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Men’s basketball end of season Pac-12 awards

Washington’s Abdul Gaddy (0) defends the lane against Chris Colvin in a game Jan. 26. Washington is one of the few Pac-12 teams likely to be selected for the NCAA tournament. (Photo by Sam Rosenbaum)
Washington’s Abdul Gaddy (0) defends the lane against Chris Colvin in a game Jan. 26. Washington is one of the few Pac-12 teams likely to be selected for the NCAA tournament. (Photo by Sam Rosenbaum)

As the Pac-12 regular season wraps up this weekend, it’s time to hand out some awards.

Here’s who The State Press thinks should get the Player of the Year, Coach of the Year and Defensive Player of the Year awards.

 

Player of the Year: Washington guard Tony Wroten

 

Note how Freshman Player of the Year isn’t listed above. It’s because Wroten would win that, too.

On a serious note, Wroten is a fun player to watch. The 6-foot-5-inch guard is very talented, and he’s only a freshman. His critics will argue he doesn’t deserve it because he can’t shoot  (9-of-49 from 3-point range, 58.1 percent free throws).

One thing he can do, and he does it well, is drive. Even with his shooting woes, Wroten is third in the conference with 16.7 points per game.

Not only that, he has a knack for grabbing rebounds off his own missed attempts. Wroten grabs a little over two offensive rebounds per game. He grabs 4.9 rebounds per game, good for sixth among Pac-12 guards.  He also dishes 3.5 assists a game and is ranked ninth in the conference.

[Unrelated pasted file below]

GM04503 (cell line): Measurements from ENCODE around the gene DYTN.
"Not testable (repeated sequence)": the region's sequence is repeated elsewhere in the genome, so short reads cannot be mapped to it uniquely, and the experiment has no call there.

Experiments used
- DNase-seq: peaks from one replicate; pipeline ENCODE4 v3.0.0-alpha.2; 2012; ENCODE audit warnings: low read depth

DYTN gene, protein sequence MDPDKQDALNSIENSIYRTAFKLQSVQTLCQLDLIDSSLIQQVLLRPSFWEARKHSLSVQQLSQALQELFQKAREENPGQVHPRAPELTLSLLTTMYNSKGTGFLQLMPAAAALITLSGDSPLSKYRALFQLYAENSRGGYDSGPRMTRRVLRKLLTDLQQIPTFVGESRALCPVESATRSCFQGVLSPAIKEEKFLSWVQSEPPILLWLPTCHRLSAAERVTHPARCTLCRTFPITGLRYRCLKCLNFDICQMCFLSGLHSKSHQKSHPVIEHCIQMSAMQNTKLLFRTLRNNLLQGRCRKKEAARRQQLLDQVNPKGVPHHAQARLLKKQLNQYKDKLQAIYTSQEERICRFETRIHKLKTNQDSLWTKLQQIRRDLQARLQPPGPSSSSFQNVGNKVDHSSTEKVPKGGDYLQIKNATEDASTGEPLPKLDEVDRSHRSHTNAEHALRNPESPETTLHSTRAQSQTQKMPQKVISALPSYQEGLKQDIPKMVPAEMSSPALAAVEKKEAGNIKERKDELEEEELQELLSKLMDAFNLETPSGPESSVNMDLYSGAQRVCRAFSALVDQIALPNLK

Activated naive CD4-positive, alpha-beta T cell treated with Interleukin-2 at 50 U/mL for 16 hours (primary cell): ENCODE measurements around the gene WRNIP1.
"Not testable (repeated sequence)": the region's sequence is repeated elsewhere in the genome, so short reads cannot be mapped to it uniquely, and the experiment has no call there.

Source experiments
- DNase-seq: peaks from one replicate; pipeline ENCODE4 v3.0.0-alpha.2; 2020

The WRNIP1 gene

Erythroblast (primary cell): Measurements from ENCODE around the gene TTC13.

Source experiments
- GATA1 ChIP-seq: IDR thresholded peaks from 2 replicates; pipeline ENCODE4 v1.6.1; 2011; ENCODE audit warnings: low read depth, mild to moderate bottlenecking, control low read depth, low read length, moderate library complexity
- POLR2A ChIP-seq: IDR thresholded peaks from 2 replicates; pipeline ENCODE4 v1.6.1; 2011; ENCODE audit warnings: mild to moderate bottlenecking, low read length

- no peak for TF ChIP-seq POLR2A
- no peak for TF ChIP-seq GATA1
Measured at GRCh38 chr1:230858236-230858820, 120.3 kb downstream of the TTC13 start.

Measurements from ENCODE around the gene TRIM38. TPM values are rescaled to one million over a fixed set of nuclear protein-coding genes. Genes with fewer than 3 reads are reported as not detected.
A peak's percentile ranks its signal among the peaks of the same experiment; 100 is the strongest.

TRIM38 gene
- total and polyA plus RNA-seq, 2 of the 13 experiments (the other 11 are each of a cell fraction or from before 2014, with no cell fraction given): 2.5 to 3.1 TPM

DraftExpress.com ranked him 29th best prospect in the NBA Draft. Although it’s difficult to blame him if he wants to leave, imagine how good he could be with another year under his belt. It’d be a win-win for Wroten and the conference.

 

Coach of the Year: Colorado coach Tad Boyle

 

What Boyle has done with Colorado in its first year in the Pac-12 is remarkable.  The Buffaloes lost their top two players in guards Alec Burks and Cory Higgins, who made up for nearly half of the Buffaloes scoring last season, to the NBA.

Yet, they’re somehow sitting near the top of the conference with a 19-9 record. Although it seems an NCAA tournament berth is unlikely unless they win the Pac-12 tournament and receive the automatic bid, Boyle still has plenty to be proud of this season.

 

Defensive Player of the Year: Colorado forward Andre Roberson

 

Boyle should certainly be proud of the play of sophomore forward Andre Roberson. For example, here’s a stat from Colorado’s media relations department: When Roberson is on the court, 20.9 percent of all defensive possessions end because of Roberson’s efforts. That could be either a defensive rebound, a block that results in a rebound or a steal. It also compares Kentucky forward Anthony Davis to Roberson. Davis is just 0.3 percent higher.

Colorado is first in the Pac-12 in scoring percentage defense and defensive rebounding. Roberson is third in the country with 11.4 rebounds per game. He tops the Pac-12 with 1.9 blocks per game and is No. 14 in steals with 1.14 per game.

 

Reach the reporter at mtesfats@asu.edu

 

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